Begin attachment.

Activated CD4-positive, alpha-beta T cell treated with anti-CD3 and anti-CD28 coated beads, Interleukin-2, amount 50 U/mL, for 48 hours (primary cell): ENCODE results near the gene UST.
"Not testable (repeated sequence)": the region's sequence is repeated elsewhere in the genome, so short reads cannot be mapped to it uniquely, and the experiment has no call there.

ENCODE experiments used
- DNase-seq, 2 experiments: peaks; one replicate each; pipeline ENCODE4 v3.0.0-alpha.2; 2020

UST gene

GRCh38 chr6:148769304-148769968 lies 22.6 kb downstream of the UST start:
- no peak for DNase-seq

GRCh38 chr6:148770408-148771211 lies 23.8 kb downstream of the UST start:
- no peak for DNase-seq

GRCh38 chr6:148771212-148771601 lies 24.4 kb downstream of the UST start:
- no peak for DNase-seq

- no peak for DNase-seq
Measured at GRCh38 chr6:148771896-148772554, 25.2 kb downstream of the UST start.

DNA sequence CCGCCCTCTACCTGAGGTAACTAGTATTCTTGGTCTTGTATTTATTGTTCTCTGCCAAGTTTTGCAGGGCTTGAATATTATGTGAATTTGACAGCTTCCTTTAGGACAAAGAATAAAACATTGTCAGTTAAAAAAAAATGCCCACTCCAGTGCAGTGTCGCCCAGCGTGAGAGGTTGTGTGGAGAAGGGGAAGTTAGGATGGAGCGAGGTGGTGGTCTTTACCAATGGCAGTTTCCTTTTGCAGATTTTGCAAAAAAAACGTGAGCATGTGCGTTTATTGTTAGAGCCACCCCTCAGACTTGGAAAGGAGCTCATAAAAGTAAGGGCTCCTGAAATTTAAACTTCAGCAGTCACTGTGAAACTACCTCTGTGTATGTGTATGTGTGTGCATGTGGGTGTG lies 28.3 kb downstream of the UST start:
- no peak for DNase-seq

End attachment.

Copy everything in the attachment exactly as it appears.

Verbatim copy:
Activated CD4-positive, alpha-beta T cell treated with anti-CD3 and anti-CD28 coated beads, Interleukin-2, amount 50 U/mL, for 48 hours (primary cell): ENCODE results near the gene UST.
"Not testable (repeated sequence)": the region's sequence is repeated elsewhere in the genome, so short reads cannot be mapped to it uniquely, and the experiment has no call there.

ENCODE experiments used
- DNase-seq, 2 experiments: peaks; one replicate each; pipeline ENCODE4 v3.0.0-alpha.2; 2020

UST gene

GRCh38 chr6:148769304-148769968 lies 22.6 kb downstream of the UST start:
- no peak for DNase-seq

GRCh38 chr6:148770408-148771211 lies 23.8 kb downstream of the UST start:
- no peak for DNase-seq

GRCh38 chr6:148771212-148771601 lies 24.4 kb downstream of the UST start:
- no peak for DNase-seq

- no peak for DNase-seq
Measured at GRCh38 chr6:148771896-148772554, 25.2 kb downstream of the UST start.

DNA sequence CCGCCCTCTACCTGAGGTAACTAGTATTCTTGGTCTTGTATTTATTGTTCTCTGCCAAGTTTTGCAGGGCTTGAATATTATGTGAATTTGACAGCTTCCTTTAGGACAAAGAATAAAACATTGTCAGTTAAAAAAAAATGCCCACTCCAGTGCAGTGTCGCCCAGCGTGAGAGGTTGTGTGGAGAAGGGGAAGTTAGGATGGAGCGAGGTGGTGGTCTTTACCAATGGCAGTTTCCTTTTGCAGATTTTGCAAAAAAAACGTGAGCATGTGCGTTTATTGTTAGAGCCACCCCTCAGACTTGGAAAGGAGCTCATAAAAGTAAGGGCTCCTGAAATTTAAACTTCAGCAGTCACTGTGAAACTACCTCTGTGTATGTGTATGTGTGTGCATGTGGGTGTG lies 28.3 kb downstream of the UST start:
- no peak for DNase-seq